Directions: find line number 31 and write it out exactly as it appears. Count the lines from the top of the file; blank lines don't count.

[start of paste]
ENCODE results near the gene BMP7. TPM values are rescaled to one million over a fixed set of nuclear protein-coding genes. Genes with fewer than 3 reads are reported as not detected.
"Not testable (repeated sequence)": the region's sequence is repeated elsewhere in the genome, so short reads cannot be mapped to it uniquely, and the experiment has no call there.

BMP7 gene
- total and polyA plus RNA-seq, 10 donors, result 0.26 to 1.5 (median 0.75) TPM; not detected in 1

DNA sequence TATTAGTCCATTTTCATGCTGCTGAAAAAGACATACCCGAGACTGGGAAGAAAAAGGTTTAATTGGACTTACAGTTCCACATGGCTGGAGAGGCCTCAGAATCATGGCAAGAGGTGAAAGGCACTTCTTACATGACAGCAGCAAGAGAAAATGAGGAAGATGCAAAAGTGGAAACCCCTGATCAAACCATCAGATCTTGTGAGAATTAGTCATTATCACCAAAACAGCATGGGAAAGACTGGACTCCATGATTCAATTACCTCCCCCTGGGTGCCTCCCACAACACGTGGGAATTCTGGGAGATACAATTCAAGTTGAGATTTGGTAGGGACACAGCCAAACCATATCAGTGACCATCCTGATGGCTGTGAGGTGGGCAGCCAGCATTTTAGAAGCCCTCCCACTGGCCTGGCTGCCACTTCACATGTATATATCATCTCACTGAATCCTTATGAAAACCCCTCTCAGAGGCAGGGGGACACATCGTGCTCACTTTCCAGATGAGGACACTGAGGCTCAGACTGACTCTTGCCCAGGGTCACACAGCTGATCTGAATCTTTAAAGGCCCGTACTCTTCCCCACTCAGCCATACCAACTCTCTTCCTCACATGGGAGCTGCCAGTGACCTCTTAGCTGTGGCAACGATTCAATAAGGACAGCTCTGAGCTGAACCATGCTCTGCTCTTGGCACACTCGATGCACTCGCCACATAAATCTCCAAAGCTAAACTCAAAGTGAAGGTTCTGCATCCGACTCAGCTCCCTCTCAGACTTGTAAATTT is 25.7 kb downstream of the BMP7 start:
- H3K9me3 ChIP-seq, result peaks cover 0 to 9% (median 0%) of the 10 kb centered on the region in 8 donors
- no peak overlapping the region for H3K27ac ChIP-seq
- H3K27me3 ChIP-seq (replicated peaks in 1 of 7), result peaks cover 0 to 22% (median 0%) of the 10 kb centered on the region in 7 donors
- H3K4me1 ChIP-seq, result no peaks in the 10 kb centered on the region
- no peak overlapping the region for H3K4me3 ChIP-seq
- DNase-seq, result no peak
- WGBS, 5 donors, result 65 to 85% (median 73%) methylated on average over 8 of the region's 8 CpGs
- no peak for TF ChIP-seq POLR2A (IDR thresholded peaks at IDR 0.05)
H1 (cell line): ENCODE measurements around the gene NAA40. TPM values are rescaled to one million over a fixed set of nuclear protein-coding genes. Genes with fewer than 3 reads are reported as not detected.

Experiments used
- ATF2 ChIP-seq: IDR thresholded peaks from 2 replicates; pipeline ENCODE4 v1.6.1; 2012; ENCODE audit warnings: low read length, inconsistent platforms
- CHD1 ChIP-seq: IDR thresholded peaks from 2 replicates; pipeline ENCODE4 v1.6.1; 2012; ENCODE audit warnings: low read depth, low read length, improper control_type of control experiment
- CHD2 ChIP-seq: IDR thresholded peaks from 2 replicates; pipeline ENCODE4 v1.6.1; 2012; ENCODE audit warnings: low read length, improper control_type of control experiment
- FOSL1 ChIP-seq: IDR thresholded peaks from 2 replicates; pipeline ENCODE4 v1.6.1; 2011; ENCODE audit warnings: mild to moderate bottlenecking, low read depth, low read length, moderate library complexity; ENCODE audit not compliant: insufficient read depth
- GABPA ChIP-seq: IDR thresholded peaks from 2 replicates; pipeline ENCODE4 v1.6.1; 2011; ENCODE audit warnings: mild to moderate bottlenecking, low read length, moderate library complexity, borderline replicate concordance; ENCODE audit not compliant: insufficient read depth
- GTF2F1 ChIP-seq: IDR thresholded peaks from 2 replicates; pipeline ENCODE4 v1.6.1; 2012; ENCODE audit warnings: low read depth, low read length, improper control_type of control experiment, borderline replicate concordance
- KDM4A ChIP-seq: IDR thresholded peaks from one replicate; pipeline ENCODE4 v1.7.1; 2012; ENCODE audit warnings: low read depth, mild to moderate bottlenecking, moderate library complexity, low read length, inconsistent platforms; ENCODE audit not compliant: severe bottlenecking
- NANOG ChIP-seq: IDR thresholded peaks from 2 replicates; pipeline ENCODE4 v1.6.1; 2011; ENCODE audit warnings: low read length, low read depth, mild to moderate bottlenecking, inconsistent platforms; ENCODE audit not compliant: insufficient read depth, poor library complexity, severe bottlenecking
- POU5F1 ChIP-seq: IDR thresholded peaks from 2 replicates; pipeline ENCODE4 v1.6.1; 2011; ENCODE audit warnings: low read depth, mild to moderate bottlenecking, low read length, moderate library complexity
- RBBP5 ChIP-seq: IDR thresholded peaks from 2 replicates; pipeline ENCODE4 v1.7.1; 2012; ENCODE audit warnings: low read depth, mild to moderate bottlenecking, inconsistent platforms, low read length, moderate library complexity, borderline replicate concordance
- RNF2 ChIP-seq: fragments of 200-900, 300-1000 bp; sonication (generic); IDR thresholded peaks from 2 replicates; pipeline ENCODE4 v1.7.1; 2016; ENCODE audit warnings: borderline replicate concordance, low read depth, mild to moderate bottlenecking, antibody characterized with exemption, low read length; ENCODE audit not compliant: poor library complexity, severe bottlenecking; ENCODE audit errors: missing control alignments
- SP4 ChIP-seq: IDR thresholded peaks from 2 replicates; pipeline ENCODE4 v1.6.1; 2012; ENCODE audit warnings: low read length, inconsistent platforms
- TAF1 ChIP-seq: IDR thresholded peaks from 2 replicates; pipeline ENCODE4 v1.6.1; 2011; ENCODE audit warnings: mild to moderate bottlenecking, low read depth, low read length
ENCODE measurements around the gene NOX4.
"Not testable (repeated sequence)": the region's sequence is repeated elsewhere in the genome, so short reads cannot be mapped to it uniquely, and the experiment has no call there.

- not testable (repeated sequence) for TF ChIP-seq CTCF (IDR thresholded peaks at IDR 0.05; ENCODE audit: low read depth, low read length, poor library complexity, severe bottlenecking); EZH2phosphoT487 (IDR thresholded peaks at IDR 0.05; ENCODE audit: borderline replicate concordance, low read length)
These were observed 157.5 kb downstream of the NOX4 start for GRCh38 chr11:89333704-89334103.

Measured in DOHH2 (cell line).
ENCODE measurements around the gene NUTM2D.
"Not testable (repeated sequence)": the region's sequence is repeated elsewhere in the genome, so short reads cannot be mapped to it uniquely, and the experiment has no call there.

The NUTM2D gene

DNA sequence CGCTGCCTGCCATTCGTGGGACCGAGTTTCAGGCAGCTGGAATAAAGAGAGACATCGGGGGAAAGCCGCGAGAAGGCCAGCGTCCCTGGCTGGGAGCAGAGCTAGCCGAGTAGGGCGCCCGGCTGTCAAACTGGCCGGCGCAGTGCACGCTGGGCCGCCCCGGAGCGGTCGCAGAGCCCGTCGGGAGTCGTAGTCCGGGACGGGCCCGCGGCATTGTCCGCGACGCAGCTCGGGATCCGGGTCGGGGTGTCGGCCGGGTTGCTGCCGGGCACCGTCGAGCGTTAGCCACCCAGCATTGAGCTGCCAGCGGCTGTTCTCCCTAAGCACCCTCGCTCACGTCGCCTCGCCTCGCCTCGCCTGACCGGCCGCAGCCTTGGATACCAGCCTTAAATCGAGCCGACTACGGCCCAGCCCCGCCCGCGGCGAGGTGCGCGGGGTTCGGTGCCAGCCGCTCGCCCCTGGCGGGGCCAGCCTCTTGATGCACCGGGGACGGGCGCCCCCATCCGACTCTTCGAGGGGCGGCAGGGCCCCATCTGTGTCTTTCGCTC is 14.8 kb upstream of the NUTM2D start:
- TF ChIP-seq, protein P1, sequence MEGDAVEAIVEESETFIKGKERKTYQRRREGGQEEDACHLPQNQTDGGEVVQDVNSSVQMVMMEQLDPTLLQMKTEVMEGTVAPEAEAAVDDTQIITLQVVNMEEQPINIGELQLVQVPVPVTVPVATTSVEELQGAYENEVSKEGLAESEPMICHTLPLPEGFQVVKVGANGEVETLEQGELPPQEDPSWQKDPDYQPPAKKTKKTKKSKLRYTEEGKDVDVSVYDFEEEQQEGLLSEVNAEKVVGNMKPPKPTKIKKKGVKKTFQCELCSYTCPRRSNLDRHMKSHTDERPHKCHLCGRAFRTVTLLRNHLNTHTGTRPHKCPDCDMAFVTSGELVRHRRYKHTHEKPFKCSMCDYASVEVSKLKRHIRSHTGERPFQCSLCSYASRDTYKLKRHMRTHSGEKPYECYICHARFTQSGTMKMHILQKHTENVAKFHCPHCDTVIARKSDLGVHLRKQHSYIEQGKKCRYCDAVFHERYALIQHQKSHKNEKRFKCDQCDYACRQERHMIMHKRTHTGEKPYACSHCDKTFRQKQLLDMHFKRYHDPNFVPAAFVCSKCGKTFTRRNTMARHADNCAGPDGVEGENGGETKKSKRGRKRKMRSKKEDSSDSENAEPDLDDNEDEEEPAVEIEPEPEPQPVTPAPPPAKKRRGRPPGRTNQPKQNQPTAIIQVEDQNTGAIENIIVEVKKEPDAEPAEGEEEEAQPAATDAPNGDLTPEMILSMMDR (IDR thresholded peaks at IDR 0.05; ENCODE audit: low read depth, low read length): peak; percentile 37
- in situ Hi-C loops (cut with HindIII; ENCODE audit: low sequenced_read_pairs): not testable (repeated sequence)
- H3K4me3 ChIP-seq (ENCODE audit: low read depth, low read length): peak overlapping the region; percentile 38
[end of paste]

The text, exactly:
- not testable (repeated sequence) for TF ChIP-seq CTCF (IDR thresholded peaks at IDR 0.05; ENCODE audit: low read depth, low read length, poor library complexity, severe bottlenecking); EZH2phosphoT487 (IDR thresholded peaks at IDR 0.05; ENCODE audit: borderline replicate concordance, low read length)